High Class

Guest Article written by James Phillips

“They said you was high class, but that was just a lie.”

Our investigators in Arkham Horror LCG may not have caught any rabbits, and they certainly ain’t no friends of mine, but they do have classes: specifically, the five from the Core Set have a primary class (from which they can take any card with level 0-5) and a secondary class (from which they can take any card with level 0-2).

The implication here seems clear: a character’s primary class is the core of their identity, the defining aspect of how they play – a secondary class is just that: secondary, only an auxiliary element.


Well not really, at least not at the moment.

If you build your character a deck out of a single Core set, you’ll need probably need to follow the suggested deck from the back of the Learn to Play book, at least as a starting point. All of these, you will quickly notice, say something along the lines of “All the level zero cards from [Primary Class]” AND “all the level zero cards from [Secondary Class].” The fact is that the card pool just isn’t big enough for you to lean more heavily on your primary class, unless you buy extra boxes.

Once the campaign starts, things will change: after each scenario you will have earned XP, and you can use that XP to upgrade your deck, to start buying more powerful or more efficient cards. For your main class the sky (or, more probably, the amount of XP you picked up) is the limit – for the secondary class you’re capped at level 2.


This isn’t as big of a restriction as you might think – that’s because across the 5 classes represented, there are only 7 cards in the core box that are level 3 or higher. If you don’t take the shotgun (whilst good, it has limited ammo and requires both hand slots, so it’s not an auto-include) then Roland, your Guardian/Seeker, is no different from a Seeker/Guardian.

Compared with various other LCGs we’ve seen, Arkham is slightly unusual in not requiring a resource match to play cards: if you can get the card into your deck/hand, then any of your resources are good enough to pay for it. Once you’ve got the cards in your collection, there’s nothing to stop Roland from taking 25 Seeker cards and only the lightest sprinkling of Guardian cards. That’s a very different feel from a LotR deck where, if you have 2 Leadership Heroes and 1 tactics, you probably don’t want much more than a third of your cards being tactics as you won’t be able to pay for them (obviously, that’s a huge simplification, but I didn’t want to go into too much detail as this isn’t an article about LotR, honest!)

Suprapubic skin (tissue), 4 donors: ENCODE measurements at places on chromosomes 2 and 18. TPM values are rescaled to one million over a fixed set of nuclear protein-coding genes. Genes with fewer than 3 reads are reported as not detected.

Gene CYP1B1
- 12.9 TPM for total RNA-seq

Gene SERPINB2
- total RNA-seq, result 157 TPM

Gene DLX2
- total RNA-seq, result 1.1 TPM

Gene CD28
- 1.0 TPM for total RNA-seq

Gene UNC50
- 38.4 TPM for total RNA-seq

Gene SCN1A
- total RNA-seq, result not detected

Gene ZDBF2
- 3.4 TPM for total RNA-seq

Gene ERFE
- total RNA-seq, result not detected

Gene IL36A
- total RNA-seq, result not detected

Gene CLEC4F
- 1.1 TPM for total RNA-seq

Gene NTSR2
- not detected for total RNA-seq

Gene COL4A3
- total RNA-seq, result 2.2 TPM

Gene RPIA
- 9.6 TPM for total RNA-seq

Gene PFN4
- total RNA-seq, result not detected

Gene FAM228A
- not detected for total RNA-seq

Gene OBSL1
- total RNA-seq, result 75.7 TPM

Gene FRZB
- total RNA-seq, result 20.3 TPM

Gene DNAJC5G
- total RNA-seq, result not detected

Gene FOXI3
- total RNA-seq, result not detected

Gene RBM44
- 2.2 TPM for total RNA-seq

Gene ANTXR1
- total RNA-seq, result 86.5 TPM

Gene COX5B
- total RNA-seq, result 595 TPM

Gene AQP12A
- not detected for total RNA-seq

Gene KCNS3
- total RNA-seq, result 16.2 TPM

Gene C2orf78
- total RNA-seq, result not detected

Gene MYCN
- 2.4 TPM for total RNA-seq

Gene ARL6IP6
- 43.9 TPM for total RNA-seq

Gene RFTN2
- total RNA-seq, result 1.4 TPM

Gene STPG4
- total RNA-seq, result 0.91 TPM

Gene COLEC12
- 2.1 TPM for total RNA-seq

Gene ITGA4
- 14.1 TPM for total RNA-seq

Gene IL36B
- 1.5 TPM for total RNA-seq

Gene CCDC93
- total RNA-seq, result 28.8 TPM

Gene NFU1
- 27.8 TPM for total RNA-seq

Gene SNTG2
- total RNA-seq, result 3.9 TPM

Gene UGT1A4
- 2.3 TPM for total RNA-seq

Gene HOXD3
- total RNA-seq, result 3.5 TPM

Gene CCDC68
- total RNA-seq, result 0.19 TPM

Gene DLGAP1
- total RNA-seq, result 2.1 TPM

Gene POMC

We’ve already been told that the Investigators in the Dunwich Legacy will follow a different pattern for deck construction: rather than having primary and secondary classes, they will have a primary class (presumably there will be one investigator for each of the 5 classes), along with the ability to take level zero cards from any class. Obviously this rules out the level 1 and 2 cards as well as the higher ones, but the breadth of options it opens up still feels huge: how far will these characters feel like they truly belong to their class, rather than just being a jack-of-all-trades?

Obviously, the Core Set is just that – a Core, a starting point. With only three scenarios in the initial campaign, you’re only going to have two opportunities to upgrade your deck and then actually play with the cards you’ve brought in. In that context, and with a very limited number of cards available, it would have been counter-productive for the designers to have flooded the box with cards you couldn’t use in a starter deck. Still, it will be interesting to see how the spread of cards across the levels looks by the time we get to the end of the cycle.


When talking about Lord of the Rings LCG, the designers have said that a certain amount of power creep is inevitable over time, simply due to the ever-expanding number of combinations and possibilities. What they strive to avoid, they say, is one card that is just straight-up “better” than another.

In Arkham of course, things are different – some cards act as direct upgrades of others. On that basis, it is inevitable (and necessary) that they should be “better” than the cards they replace.

There are five cards in the Core Set where we have multiple versions, a level zero and a higher level version. In each case, it’s fairly obvious that the high-level version is better.

Beat Cops.jpg

The Beat Cop (Guardian) is still a 4-cost Ally in the Guardian Class with 2 sanity, who gives a static +1 boost to your combat stat. However, the Level 2 version has an extra point of health (3 instead of 2), and rather than discarding him to deal a damage to an enemy at your location, you can exhaust him and deal him 1 damage instead, allowing extra uses of the ability instead of it just being a one-off.